A suite of raga-inspired compositions and improvisations centered around just tuning, deep listening, and resonant spaces.
To better appreciate the sublime forthcoming collaboration by Christina Vantzou, Michael Harrison and John Also Bennett, it’s a good idea to understand the musical structure that guided them.
Writes Vantzou, who’s credited as “sound director” of the album, coming Sept 2. through the excellent Séance Centre label: “Playing ragas is an ancient practice of structured improvisation. Time, knowledge and memory interplay in the body and mind of the practitioner and this is a large part of the raga practice. The raga combines with muscle memory and personal aesthetics to individuate results.”
The raga is a foundational style of North India. In the late 1950s the contemporary American composer La Monte Young started absorbing ragas while exploring alternate tuning methods, eventually reconfiguring his compositional approach to codify what he called “just intonation.”
Pianist and composer Michael Harrison was a Young protégé and tapped his teachings to create his owning tuning systems. Harrison is intimately familiar with the approach: He tuned Young’s instrument as Young was composing The Well-Tuned Piano.
Writes Séance Centre in the release notes:
Guided by conversations with Christina Vantzou, who provided structural frameworks for each piece and directed the sessions, the compositions drew from Harrison’s daily raga practice, using its ancient forms as starting points from which the compositions could blossom and morph. A resonant backdrop of modular synthesizers played by John Also Bennett, who also contributed piano improvisations played on Harrison’s custom tuned Steinway concert grand, expanded the sessions into true collective praxis.
The result is a spacious, pensive record that mixes Harrison’s delicate piano work with Bennett’s humming modular synth tones. Often barely there, these harmonic accents connect the improvised piano runs like a spider web dotted with dangling dew beads.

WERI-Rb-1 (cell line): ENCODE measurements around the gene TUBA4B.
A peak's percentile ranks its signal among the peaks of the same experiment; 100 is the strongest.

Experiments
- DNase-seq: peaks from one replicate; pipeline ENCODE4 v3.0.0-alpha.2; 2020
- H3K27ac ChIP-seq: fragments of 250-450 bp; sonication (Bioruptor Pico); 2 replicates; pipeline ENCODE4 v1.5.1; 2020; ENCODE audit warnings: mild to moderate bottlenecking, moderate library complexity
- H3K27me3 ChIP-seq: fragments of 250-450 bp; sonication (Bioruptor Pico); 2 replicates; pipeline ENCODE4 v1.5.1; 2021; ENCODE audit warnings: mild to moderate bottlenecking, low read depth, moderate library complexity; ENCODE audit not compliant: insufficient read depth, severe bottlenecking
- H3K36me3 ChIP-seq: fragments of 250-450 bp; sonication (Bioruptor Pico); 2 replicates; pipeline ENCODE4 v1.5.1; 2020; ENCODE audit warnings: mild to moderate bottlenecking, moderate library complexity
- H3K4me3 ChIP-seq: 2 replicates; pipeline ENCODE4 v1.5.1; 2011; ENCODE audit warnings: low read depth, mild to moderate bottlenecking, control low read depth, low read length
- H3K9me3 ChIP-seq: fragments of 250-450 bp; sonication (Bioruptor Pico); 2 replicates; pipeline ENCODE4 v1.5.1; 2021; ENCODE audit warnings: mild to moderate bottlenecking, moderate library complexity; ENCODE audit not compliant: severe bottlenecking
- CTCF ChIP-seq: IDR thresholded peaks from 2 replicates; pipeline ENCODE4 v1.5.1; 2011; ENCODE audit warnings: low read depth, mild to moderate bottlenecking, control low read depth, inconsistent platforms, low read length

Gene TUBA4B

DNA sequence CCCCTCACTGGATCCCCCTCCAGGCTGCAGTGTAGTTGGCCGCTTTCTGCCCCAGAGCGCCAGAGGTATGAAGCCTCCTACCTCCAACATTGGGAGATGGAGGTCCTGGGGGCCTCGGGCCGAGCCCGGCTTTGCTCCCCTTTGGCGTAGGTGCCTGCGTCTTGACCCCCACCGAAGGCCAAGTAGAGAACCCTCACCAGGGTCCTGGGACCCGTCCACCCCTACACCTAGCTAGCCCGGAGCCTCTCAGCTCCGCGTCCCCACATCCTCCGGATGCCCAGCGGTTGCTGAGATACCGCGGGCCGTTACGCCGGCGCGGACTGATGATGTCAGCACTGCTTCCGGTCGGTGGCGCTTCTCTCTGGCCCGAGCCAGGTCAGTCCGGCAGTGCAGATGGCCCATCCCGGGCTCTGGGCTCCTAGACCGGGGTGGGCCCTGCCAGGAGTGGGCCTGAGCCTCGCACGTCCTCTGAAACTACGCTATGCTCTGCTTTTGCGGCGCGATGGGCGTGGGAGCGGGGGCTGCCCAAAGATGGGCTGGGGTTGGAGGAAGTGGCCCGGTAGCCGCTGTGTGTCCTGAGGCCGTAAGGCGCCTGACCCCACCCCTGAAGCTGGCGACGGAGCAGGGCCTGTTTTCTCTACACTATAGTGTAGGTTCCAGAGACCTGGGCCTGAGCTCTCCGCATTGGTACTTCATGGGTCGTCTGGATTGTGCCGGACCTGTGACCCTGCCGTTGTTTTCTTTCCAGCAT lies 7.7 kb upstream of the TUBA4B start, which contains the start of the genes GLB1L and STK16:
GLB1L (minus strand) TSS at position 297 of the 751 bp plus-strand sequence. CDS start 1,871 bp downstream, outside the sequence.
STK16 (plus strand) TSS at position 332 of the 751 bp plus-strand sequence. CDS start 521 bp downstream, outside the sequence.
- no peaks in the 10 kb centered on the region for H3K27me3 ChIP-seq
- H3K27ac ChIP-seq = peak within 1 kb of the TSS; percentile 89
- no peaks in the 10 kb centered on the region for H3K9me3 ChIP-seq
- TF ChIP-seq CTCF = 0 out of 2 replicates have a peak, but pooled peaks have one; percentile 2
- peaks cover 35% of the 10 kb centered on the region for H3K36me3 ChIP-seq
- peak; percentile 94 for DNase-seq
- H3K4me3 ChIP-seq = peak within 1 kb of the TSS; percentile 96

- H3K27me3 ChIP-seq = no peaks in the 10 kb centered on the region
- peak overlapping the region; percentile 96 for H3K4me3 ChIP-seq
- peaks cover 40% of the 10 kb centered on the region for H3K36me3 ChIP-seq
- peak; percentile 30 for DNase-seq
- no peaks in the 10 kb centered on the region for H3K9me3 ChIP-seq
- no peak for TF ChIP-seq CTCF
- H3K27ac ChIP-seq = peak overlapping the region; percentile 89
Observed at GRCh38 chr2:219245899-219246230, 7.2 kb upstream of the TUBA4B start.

Christina Vantzou, Michael Harrison and John Also Bennett is the opposite of a party record. Designed for deliberate, deeply attuned listening, at first you’ll likely tag this as a new age album; it’s a meditative, drumless instrumental recording that certainly won’t wake your neighbors.
But such a description, while superficially apt, is too easy. These eight recordings, which range in length from three to fifteen minutes, might be peacefully rendered, but those willing to listen with uninterrupted focus — and proper volume — will find a sublime density. “Harp of Yaman” showcases Harrison’s skills as a player, in the process confirming that the empty space that seems to envelop these compositions is due to deliberate self-imposed limitations and creative restraint.
That the Toronto label Séance Centre is behind the release shouldn’t be surprising. Co-owned by founder, writer, producer, DJ, filmmaker, and archivist Brandon Hocura and writer, filmmaker, and producer Naomi Okabe, the label is known for its brilliant curatorial instincts. Check out last year’s Incantations for proof.
Here are the credits for Christina Vantzou, Michael Harrison and John Also Bennett:
Christina Vantzou: Sound Direction
Michael Harrison: Piano, Just Intonation Tunings
John Also Bennett: Synthesizers, Piano
Recorded and mixed by Francesco Donadello at Vox-Ton Studio, Berlin
Séance Centre will issue the record properly: as a double 45 rpm album designed for maximum fidelity.